Ida was supposed to be having her nap, but when she heard a horse and cart coming down the street she got off the bed and climbed on the window seat to look out.
Hazzard’s first story feels very autobiographical. It is 1935 and Ida is four years old, just like Hazzard would have been. The long hot summer, views of the garden, playing with her doll, Rosie and the street scenes from her bedroom window, all have a nostalgic tinge. Except this is Depression-era Sydney, and the peace of the afternoon is disturbed by the arrival of tramp.
The tramp is a woman in black who arrives carrying a hessian bag, ‘by her face and her figure she was not old, but her walk was old.’ Ida’s mother and the cook, Marge, provide her with a meal and cool drink. Ida is very unhappy with the change in routine and how the woman’s arrival has made ‘everyone silent and queer.’
After the woman leaves, they realise that she has stolen a pair of her father’s shoes and Rosie the doll. As Ida vents her her ‘rage and horror‘, we are left with the image of the doll, Rosie ‘shuddering along Woollahra Road in a hessian bag, jostled by a pair of shoes.‘
Every evening of the summer, lanterns were hung from the oleanders and they had dinner in the garden.
Hazzard’s second story is also a summer story, but this time in a guest house on the outskirts of Siena. In the cool of the evening, Signora Ricciardi chats with her guests around the outdoor dinner table ‘there were always insects because of the lights, but on balance it was worth it.‘
Two new guests disturb the tranquil, comfortableness of the gathering. A mother/son combo. The mother, vigorous and commanding; the son, Harold, accommodating and awkward. It is only after the mother retires for the night, that Harold reveals that he is a writer…of poems. One of the guests asks him to read to them.
The other guests expect to feel indulgent and noncommittal even as their ‘evening seemed to have lost its balance.’
Naturally, Harold surprises them with his calm assurance and talent…until his mother calls out from her bedroom window that it is late and he really should go to bed.
I can see why William Maxwell, the fiction editor at The New Yorker, was impressed and asked Hazzard for anything else she had written.
The sky glowed from the lights of Siena, but the house at night rode its hilltop in rolling, dark countryside with the purposeful isolation of a ship at sea, and people around the table, too, assumed something of the serene animation of voyagers.
Both stories relied on a crisis created by a change in routine. The usual balance or flow experienced by the characters was shifted and upset. Preconceived expectations were not met, surprises happened, kindness and art triumphed for a time, but were relinquished in the end to stronger, more powerful forces.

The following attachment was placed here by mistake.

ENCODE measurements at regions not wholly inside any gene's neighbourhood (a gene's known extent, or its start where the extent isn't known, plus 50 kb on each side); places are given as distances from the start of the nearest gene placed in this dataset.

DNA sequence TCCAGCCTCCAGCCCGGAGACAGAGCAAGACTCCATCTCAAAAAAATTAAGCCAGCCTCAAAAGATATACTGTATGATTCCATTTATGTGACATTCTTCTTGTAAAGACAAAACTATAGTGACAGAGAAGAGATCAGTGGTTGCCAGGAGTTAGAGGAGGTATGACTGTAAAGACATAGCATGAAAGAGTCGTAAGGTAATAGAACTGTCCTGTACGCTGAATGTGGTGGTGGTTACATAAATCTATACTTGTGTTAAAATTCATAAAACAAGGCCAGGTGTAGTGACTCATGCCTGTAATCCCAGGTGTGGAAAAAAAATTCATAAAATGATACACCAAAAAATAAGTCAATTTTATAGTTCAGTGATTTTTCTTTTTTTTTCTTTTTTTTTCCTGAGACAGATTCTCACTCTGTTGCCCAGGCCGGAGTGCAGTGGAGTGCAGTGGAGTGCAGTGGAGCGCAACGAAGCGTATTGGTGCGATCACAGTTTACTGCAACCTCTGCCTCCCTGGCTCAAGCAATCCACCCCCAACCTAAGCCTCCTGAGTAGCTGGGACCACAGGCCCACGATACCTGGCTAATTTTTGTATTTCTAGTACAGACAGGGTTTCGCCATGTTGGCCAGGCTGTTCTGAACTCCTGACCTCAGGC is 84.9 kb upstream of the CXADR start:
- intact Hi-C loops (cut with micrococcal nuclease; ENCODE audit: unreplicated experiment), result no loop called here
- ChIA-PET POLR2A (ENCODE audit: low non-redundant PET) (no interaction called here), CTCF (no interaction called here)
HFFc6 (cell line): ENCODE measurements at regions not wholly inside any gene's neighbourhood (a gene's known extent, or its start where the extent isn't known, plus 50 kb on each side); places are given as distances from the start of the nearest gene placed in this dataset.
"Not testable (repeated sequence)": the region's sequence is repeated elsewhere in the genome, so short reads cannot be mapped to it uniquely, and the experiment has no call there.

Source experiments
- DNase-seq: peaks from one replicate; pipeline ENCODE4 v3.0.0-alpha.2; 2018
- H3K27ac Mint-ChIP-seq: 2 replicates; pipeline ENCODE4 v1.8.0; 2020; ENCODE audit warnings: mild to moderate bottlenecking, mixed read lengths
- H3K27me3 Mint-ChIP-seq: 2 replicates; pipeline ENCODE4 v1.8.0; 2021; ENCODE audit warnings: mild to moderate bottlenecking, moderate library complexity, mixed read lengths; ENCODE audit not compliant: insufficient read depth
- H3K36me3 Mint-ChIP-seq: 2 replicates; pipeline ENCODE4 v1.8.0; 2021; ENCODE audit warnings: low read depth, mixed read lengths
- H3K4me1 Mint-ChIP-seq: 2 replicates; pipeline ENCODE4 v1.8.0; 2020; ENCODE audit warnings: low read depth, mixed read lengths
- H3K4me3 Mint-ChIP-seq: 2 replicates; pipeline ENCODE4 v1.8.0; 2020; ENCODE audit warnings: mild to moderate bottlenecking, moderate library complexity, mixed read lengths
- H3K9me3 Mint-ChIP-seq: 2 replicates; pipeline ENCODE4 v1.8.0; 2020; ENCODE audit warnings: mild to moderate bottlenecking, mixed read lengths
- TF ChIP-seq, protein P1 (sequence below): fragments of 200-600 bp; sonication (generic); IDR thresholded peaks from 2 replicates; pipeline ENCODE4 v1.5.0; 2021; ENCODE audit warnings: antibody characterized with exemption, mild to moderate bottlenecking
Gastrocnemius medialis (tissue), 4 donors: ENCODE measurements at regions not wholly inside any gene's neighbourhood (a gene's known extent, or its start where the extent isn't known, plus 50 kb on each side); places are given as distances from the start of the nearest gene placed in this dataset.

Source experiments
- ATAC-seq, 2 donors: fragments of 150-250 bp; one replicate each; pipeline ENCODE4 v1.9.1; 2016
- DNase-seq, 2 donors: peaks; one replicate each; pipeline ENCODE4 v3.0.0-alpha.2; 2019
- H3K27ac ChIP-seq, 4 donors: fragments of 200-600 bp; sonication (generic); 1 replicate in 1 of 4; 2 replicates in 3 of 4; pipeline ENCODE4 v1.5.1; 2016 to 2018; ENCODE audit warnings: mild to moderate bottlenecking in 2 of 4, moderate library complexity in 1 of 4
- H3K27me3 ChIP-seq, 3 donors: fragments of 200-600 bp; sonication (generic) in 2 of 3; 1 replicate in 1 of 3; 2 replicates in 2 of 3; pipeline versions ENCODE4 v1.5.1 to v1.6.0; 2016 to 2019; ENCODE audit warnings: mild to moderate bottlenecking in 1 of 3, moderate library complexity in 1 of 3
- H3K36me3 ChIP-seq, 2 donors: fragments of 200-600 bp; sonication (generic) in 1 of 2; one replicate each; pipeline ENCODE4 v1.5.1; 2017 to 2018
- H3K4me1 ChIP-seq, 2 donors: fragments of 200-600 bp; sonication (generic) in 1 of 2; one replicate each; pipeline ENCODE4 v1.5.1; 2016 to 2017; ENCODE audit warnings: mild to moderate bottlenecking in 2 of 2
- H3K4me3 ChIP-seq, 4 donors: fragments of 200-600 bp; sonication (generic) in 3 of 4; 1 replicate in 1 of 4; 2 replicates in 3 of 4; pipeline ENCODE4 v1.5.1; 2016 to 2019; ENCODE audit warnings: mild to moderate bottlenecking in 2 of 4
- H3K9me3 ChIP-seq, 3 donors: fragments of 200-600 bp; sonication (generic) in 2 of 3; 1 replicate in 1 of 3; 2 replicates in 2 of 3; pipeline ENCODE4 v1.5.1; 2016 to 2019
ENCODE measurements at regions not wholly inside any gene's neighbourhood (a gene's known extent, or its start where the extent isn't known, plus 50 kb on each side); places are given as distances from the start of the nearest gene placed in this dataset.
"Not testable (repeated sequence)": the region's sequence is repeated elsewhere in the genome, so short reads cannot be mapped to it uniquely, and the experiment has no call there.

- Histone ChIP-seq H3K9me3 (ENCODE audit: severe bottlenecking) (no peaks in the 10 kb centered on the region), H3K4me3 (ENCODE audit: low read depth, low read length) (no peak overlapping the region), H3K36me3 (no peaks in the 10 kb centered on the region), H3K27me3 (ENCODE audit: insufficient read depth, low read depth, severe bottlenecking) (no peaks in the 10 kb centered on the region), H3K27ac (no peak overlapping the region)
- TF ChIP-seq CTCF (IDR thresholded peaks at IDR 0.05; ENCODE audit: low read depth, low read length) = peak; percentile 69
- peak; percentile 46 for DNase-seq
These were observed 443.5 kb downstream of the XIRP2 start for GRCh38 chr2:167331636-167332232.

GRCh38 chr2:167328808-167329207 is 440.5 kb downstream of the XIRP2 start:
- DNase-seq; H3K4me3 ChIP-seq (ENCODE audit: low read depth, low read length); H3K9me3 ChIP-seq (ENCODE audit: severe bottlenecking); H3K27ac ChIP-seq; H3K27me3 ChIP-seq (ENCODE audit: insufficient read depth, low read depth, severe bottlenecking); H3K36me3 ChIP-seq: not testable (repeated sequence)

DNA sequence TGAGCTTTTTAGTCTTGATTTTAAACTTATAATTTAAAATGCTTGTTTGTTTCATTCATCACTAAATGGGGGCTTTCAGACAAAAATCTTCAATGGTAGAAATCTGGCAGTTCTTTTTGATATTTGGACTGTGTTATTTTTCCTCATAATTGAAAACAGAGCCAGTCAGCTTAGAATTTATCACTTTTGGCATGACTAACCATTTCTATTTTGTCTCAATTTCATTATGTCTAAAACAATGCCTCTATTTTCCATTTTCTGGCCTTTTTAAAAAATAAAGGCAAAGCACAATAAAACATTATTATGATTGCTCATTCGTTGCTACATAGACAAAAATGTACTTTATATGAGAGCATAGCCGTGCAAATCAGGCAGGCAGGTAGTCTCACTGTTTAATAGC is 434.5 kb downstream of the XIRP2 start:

These first two stories written by Hazzard are lovely examples of a writer writing what they know, however I’m not quite sure that they make for good examples of Gen 4 Australian Women Writers as defined by Bill. Maybe, instead, Hazzard is the proof that generational definitions only pick up prevailing trends and do not, and can not, define the whole all of the time.
Many have said before that Hazzard was old-fashioned and melodramatic.
It’s neither fair nor convincing but simply true that her fiction, which broke no new ground stylistically or thematically, does not fit into the chronology of twentieth-century literature.The New Yorker | Shirley Hazzard and the Art of Outsized Intimacy | Alice Gregory | 16 Nov 2020
Yet she was also a left-leaning humanist, an internationalist and a cosmopolitan woman of the world.
With these two early stories we can already see how she combined the political or worldly view with her characters interiority. Whether it’s a child’s eye view of the Depression or a dinner guest referring to the violence of WWII on the Italian landscape. These talents were in place from the start.
Her novels and stories have their action firmly grounded in the world of public and political life, as well as in the interior worlds, sensibilities and sympathies of their protagonists.UNSW | Remembering Shirley Hazzard | 19 Dec 2016
Title: Collected Stories Author: Shirley Hazzard Editor: Brigitta Olubas ISBN: 9780349012964 Imprint: Virago Published: 27 April 2021 (originally published 24 Nov 2020) Format: Trade Paperback Pages: 356
- This post was written on the traditional land of the Wangal clan, one of the 29 clans of the Eora Nation within the Sydney basin. This Reading Life acknowledges that Aboriginal and Torres Strait Islander peoples are this land’s first storytellers.